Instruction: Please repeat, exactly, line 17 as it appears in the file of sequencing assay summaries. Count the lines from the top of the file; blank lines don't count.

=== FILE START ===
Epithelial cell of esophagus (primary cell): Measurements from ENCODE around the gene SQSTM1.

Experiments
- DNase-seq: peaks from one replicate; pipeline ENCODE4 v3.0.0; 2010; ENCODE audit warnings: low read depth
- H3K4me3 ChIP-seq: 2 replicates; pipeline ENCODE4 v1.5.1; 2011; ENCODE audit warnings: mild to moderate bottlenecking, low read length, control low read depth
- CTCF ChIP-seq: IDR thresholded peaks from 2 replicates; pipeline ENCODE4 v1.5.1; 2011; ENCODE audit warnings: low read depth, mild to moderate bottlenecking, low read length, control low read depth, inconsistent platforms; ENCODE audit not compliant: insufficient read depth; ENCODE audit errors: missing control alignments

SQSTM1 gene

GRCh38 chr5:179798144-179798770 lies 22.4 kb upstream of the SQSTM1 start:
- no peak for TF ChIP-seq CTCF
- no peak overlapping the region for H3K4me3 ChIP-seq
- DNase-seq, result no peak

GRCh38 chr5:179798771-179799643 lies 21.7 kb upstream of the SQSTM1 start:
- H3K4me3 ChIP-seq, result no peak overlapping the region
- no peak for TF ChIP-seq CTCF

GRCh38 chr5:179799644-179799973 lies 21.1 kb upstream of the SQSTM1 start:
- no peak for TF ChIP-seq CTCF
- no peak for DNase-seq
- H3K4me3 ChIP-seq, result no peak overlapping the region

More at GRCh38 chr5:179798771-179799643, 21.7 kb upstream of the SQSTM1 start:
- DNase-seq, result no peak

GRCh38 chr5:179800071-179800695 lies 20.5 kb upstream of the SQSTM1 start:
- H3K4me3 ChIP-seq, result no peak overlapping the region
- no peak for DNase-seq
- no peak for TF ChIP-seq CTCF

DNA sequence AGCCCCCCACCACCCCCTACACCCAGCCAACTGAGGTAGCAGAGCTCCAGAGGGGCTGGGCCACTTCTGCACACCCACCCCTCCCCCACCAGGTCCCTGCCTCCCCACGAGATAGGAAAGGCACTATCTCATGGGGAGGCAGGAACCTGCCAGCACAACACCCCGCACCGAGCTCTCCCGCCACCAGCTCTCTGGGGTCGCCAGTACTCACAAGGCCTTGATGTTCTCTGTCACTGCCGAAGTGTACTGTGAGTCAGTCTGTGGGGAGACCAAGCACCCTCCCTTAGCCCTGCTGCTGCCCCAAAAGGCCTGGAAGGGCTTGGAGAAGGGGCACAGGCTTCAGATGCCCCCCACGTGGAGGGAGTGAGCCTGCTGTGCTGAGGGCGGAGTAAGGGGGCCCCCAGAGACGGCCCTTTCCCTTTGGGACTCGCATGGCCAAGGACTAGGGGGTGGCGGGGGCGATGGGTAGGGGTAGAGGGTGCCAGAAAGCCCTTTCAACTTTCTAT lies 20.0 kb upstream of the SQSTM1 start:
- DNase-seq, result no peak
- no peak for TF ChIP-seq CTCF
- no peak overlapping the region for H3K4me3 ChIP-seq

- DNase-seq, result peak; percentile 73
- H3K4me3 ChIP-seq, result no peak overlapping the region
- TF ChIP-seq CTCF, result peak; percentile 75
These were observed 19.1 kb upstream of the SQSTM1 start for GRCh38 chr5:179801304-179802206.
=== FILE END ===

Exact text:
- H3K4me3 ChIP-seq, result no peak overlapping the region